Often, museum graphics err on the side of anonymity, assuming that art needs a recessive frame to shine. Not so at the North Carolina Museum of Art, which was dramatically transformed in 2010. An expansion building designed by Thomas Phifer and Partners added 127,000 square feet of exhibition space to the museum's original 1983 building by Edward Durell Stone. Adjacent to the these buildings is a 449-seat open-air amphitheater; the entire complex is set within a 164-acre park filled with sculpture and walking trails. Pentagram was asked to create a new signage and wayfinding program as well as a new graphic identity that would reflect the boldness of the museum's transformation.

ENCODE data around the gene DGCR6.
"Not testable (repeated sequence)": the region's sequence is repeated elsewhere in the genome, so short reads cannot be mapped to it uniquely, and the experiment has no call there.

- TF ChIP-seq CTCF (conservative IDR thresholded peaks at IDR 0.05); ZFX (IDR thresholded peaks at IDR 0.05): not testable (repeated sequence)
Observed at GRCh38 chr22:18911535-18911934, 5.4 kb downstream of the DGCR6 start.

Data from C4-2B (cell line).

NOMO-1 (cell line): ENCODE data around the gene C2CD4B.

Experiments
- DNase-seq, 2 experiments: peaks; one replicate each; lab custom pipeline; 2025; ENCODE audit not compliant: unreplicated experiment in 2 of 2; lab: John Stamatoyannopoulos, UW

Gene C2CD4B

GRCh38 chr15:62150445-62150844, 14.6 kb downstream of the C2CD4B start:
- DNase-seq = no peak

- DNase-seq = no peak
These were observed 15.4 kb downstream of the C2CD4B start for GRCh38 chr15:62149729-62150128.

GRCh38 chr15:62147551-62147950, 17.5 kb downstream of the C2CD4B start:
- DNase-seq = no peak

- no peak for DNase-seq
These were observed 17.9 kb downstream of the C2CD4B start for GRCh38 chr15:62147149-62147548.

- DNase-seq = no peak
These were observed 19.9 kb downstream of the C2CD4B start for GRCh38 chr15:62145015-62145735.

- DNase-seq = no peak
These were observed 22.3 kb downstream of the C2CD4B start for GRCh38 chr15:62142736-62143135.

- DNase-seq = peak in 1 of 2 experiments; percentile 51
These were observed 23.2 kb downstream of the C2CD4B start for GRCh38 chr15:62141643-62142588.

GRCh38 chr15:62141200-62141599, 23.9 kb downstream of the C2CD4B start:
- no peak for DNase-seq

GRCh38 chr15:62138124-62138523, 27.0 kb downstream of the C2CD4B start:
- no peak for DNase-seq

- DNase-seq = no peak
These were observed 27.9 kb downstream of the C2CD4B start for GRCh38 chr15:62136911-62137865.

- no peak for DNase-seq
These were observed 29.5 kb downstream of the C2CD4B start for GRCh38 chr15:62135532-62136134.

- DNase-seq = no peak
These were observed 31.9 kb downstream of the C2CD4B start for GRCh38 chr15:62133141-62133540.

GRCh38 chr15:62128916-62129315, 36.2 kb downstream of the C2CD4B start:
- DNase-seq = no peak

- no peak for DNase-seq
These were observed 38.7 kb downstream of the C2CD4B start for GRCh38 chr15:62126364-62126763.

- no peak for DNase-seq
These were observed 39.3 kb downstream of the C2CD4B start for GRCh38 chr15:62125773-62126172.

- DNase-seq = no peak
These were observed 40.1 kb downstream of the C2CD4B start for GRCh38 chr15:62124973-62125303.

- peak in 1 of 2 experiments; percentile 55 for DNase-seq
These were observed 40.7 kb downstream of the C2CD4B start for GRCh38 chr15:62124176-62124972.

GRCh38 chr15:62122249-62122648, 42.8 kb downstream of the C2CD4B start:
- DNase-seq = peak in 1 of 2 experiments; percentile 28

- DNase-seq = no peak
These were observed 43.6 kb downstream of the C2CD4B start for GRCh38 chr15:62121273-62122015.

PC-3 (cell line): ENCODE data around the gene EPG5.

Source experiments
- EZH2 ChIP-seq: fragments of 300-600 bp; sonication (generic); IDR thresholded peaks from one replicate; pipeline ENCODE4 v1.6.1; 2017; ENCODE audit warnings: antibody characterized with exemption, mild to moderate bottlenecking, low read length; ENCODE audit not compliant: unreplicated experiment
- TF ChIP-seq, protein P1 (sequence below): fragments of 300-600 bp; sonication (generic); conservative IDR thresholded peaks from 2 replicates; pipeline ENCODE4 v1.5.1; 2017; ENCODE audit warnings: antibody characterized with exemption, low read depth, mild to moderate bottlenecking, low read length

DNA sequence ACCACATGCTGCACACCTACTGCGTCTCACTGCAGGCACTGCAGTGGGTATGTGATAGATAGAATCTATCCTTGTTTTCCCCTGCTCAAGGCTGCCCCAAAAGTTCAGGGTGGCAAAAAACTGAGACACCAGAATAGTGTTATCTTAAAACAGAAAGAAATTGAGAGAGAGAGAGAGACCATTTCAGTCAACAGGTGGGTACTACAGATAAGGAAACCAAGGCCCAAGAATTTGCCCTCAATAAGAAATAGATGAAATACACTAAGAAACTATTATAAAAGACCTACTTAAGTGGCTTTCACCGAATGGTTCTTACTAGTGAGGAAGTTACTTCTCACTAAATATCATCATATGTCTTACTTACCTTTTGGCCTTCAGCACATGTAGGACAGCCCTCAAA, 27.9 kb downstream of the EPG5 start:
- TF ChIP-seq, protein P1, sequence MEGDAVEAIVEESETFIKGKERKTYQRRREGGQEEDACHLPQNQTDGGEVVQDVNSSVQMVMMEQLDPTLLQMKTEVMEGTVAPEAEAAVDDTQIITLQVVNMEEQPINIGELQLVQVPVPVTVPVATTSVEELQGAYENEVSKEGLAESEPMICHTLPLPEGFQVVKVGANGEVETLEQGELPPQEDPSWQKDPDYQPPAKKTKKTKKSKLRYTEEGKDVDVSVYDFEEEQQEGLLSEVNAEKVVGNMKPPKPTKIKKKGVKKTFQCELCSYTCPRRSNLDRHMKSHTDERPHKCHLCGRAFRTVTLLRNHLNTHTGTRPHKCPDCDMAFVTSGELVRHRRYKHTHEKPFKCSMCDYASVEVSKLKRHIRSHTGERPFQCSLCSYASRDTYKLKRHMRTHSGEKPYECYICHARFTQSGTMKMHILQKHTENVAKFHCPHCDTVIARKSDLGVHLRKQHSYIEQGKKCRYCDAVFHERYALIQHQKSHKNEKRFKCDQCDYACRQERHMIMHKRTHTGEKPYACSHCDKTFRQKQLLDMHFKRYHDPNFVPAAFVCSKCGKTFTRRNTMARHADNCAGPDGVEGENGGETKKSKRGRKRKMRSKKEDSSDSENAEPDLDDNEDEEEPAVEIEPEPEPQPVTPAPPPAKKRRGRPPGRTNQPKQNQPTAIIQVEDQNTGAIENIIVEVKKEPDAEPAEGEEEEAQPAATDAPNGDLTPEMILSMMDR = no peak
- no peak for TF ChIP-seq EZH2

Working with the NCMA staff, Pentagram developed a custom alphabet based on the expansion building's most distinctive architectural feature: the oval-shaped skylights that will bring light into all the new gallery spaces. In developing the typeface, the designers were inspired by another designer with North Carolina roots, Josef Albers, the legendary Bauhaus artist who taught in the 1930's and 40's at Black Mountain College in Asheville; his geometric studies are well-represented in the NCMA collections.
The custom alphabet then permits the NCMA spirit to infiltrate the range of activities the museum sponsors. The distinctive new look is arresting at first, especially compared with its previous, much more anonymous, identity.